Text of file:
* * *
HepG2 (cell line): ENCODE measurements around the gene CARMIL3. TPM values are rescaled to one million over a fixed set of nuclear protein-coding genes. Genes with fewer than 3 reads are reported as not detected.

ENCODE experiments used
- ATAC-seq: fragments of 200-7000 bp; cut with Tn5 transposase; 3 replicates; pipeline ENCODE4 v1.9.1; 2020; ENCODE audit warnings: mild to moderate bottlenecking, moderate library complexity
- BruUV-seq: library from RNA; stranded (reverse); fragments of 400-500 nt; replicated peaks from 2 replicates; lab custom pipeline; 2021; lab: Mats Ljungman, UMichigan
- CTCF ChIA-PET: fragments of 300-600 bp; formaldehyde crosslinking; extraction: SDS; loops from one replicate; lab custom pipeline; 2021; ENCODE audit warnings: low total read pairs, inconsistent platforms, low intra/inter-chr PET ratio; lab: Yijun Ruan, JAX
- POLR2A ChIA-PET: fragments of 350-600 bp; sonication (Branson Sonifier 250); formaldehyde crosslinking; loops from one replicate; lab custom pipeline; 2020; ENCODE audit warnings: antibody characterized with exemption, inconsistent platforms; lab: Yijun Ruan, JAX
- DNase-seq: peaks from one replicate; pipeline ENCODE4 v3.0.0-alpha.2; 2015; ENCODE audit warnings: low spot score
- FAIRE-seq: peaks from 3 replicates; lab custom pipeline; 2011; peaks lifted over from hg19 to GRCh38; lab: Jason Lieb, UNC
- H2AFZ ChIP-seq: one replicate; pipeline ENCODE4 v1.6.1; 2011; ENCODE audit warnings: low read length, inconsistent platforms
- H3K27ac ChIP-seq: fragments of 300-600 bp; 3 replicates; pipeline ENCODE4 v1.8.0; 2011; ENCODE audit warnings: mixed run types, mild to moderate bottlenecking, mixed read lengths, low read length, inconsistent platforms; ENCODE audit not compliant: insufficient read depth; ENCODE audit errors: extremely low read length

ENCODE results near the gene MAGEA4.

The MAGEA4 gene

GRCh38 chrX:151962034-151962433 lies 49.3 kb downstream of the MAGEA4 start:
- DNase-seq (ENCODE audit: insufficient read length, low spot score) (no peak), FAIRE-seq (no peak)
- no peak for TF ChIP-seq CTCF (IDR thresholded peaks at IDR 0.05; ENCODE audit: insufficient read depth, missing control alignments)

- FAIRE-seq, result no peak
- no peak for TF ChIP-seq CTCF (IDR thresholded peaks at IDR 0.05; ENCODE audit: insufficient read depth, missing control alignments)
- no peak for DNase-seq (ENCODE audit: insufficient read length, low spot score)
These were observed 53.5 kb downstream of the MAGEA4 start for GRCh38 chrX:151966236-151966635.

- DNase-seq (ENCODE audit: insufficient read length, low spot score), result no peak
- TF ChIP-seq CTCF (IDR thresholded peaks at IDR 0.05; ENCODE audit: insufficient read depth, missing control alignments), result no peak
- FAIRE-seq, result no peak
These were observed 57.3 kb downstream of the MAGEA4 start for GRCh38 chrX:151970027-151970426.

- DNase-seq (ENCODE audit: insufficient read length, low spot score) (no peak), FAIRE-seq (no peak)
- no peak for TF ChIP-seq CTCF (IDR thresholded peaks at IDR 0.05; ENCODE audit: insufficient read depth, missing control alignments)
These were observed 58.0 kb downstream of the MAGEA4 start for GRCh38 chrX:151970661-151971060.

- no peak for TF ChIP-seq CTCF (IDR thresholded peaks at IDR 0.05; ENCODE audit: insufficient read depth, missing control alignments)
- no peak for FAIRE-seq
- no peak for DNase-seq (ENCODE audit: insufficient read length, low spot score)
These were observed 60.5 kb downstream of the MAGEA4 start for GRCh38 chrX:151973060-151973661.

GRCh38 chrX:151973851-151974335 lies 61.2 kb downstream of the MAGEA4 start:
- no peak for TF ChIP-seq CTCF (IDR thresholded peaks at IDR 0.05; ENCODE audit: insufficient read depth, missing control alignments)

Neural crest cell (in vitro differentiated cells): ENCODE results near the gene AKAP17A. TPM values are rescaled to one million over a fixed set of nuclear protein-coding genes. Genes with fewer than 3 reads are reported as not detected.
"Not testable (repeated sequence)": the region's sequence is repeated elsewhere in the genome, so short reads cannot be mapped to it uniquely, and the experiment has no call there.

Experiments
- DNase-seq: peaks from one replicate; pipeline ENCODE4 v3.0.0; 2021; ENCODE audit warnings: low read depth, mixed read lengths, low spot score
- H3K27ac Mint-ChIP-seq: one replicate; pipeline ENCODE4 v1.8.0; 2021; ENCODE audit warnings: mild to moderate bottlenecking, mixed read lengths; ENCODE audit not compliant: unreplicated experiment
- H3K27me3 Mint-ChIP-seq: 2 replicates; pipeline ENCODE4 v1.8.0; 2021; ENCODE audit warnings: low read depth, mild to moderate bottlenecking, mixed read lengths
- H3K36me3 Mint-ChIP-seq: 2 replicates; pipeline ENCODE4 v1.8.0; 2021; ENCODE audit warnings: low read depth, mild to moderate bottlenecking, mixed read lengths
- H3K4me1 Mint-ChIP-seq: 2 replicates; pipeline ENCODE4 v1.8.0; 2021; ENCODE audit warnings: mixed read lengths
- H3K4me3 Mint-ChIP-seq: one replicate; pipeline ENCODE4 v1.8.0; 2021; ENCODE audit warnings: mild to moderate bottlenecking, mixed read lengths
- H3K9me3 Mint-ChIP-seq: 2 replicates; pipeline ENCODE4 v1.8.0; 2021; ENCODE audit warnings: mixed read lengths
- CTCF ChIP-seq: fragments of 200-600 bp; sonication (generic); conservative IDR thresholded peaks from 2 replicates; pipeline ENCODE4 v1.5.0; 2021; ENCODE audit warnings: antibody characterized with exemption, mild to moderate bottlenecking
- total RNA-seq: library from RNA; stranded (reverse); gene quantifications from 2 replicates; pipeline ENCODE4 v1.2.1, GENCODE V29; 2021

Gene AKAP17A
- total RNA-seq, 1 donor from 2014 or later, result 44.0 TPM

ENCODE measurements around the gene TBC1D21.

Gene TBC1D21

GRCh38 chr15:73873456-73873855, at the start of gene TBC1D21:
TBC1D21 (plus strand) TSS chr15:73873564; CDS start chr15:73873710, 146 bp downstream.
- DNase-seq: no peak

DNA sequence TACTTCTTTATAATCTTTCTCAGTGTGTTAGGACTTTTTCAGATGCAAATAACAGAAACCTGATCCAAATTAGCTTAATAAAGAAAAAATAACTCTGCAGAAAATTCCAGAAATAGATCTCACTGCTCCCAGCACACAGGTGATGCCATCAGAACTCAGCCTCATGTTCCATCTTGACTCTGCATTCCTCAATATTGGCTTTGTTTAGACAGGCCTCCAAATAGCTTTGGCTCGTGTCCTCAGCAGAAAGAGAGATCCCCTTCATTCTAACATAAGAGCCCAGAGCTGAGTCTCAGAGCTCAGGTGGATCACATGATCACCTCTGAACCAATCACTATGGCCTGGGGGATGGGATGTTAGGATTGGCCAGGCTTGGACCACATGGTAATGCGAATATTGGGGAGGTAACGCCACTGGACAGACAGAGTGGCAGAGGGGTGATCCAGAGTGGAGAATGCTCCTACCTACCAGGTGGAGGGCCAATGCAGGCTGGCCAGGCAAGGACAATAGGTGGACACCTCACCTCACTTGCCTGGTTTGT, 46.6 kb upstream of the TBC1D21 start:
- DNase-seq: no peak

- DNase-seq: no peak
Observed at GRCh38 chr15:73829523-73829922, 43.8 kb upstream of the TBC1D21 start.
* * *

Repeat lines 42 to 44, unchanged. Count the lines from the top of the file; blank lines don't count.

- H3K9me3 Mint-ChIP-seq: 2 replicates; pipeline ENCODE4 v1.8.0; 2021; ENCODE audit warnings: mixed read lengths
- CTCF ChIP-seq: fragments of 200-600 bp; sonication (generic); conservative IDR thresholded peaks from 2 replicates; pipeline ENCODE4 v1.5.0; 2021; ENCODE audit warnings: antibody characterized with exemption, mild to moderate bottlenecking
- total RNA-seq: library from RNA; stranded (reverse); gene quantifications from 2 replicates; pipeline ENCODE4 v1.2.1, GENCODE V29; 2021